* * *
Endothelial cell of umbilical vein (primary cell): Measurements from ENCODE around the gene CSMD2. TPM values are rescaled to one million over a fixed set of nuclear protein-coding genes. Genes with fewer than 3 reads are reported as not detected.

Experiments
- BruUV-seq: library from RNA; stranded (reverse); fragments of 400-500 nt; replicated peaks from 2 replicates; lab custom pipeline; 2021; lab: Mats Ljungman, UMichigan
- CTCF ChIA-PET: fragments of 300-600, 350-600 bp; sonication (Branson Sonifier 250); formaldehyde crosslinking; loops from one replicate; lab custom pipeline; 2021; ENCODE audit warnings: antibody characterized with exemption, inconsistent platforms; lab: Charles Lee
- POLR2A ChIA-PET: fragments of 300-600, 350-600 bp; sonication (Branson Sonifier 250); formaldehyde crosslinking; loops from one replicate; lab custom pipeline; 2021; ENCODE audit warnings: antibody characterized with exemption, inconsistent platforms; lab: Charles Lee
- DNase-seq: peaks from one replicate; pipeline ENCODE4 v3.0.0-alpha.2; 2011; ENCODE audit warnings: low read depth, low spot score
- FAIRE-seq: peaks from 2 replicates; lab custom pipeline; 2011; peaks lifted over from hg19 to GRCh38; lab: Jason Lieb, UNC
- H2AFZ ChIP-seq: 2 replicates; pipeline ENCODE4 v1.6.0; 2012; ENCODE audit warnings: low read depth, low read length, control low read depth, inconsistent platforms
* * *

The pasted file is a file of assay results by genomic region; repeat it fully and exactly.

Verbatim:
Endothelial cell of umbilical vein (primary cell): Measurements from ENCODE around the gene CSMD2. TPM values are rescaled to one million over a fixed set of nuclear protein-coding genes. Genes with fewer than 3 reads are reported as not detected.

Experiments
- BruUV-seq: library from RNA; stranded (reverse); fragments of 400-500 nt; replicated peaks from 2 replicates; lab custom pipeline; 2021; lab: Mats Ljungman, UMichigan
- CTCF ChIA-PET: fragments of 300-600, 350-600 bp; sonication (Branson Sonifier 250); formaldehyde crosslinking; loops from one replicate; lab custom pipeline; 2021; ENCODE audit warnings: antibody characterized with exemption, inconsistent platforms; lab: Charles Lee
- POLR2A ChIA-PET: fragments of 300-600, 350-600 bp; sonication (Branson Sonifier 250); formaldehyde crosslinking; loops from one replicate; lab custom pipeline; 2021; ENCODE audit warnings: antibody characterized with exemption, inconsistent platforms; lab: Charles Lee
- DNase-seq: peaks from one replicate; pipeline ENCODE4 v3.0.0-alpha.2; 2011; ENCODE audit warnings: low read depth, low spot score
- FAIRE-seq: peaks from 2 replicates; lab custom pipeline; 2011; peaks lifted over from hg19 to GRCh38; lab: Jason Lieb, UNC
- H2AFZ ChIP-seq: 2 replicates; pipeline ENCODE4 v1.6.0; 2012; ENCODE audit warnings: low read depth, low read length, control low read depth, inconsistent platforms